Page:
Over the last few weeks, the stock markets have been volatile and have left both investors and observers exasperated. Just why does it behave the way it does? And how is anyone to comprehend how to deal with the beast that the stock market is? Times such as these, the pages of Poor Charlie’s Almanack are worth looking into. It is packed with wisdom distilled from Charles Munger who is widely considered one of the most thoughtful investors of all time.
"The number one idea is to view a stock as an ownership of the business and to judge the staying quality of the business in terms of its competitive advantage. Look for more value in terms of discounted future cash-flow than you are paying for. Move only when you have an advantage. It's very basic. You have to understand the odds and have the discipline to bet only when the odds are in your favour. We just keep our heads down and handle the headwinds and tailwinds as best we can, and take the result after a period of years.”
As we’ve noted, Munger doesn’t make a lot of investments. His approach is perhaps best summarised by Thomas Watson Sr., the founder of IBM: “‘l’m no genius. I’m smart in spots and stay around those spots.’ If Charlie knows anything, he knows his ‘spots’: his carefully identified circles of competence. To stay within these circles, he first applies a basic, overall screen, designed to limit his investment field to only ‘simple, understandable candidates.’ As he says, ‘We have three baskets for investing: yes, no, and too tough to understand.’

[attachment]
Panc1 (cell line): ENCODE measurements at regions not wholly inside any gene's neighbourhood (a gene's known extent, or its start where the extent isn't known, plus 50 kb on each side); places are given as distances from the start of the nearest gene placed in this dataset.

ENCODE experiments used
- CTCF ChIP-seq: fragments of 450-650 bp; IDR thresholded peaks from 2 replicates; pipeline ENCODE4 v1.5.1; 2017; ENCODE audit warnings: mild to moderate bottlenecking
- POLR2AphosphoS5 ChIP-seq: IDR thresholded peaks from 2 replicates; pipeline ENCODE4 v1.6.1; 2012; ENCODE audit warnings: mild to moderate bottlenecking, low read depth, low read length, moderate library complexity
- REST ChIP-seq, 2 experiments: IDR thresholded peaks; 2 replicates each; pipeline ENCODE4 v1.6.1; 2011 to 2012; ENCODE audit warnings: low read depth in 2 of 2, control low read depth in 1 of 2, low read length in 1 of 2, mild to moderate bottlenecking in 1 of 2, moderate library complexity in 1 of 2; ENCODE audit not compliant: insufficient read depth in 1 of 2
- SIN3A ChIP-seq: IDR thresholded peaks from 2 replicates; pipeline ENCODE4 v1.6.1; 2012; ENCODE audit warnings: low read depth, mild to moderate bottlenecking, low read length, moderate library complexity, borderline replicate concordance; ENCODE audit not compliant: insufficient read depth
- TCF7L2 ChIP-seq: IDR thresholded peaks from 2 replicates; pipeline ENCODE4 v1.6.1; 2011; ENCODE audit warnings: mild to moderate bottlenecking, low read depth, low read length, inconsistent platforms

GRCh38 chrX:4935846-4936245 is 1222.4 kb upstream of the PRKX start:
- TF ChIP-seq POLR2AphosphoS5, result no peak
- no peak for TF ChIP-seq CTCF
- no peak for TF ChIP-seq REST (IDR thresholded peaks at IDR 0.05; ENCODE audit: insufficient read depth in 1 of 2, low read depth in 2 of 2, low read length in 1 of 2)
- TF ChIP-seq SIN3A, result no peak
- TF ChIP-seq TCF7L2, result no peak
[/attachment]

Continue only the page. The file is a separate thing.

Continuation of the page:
“To identify potential ‘yes’ candidates, Charlie looks for an easy to understand, dominant business franchise that can sustain itself and thrive in all market environments. Understandably, few companies survive this first cut. Many investor favourites such as pharmaceuticals and technology, for example, go straight to the ‘too tough to understand’ basket. Heavily promoted ‘deals’ and IPOs earn immediate ‘no’s.’ Those that do survive this list winnowing are subjected to the screens and filters of Charlie’s mental model approach. The process is intense and Darwinian, but also efficient. Charlie detests ‘placer mining,’ the process of sifting through piles of sand for specks of gold. Instead, he applies his ‘Big ldeas from the Big Disciplines’ to find the large, unrecognised nuggets of gold that sometimes lie in plain sight on the ground.
“Throughout his exhaustive evaluation, Charlie is no slave to a database: He takes into account all relevant aspects, both internal and external to the company and its industry even if they are difficult to identify, measure, or reduce to numbers. His thoroughness, however, does not cause him to forget his overall ‘ecosystem’ theme: Sometimes the maximisation or minimisation of a single factor (notably specialisation, as he likes to point out regarding Costco's discount warehouses) can make that single factor disproportionately important.”
Have a good day!
Principles vs. power [FF Exclusive]
Last Friday, Founding Fuel brought together Sundeep Waslekar, president, Strategic Foresight Group, a leading think tank that advises governments around the world and Vivek Y Kelkar, co-editor and co-founder, The Cosmopolitan Globalist, an international current affairs online magazine to discuss the Russia - Ukraine war.
The conversation covered broadly three areas.
- The genesis of what led to the crisis: the immediate and historical context
- Scenarios of what might happen next—early trends
- Implications for the global world order and the economic fallout
Here’s a short extract from a summary of the conversation:
Should India retain neutrality? Or will we put ourselves in a corner and suffer US sanctions?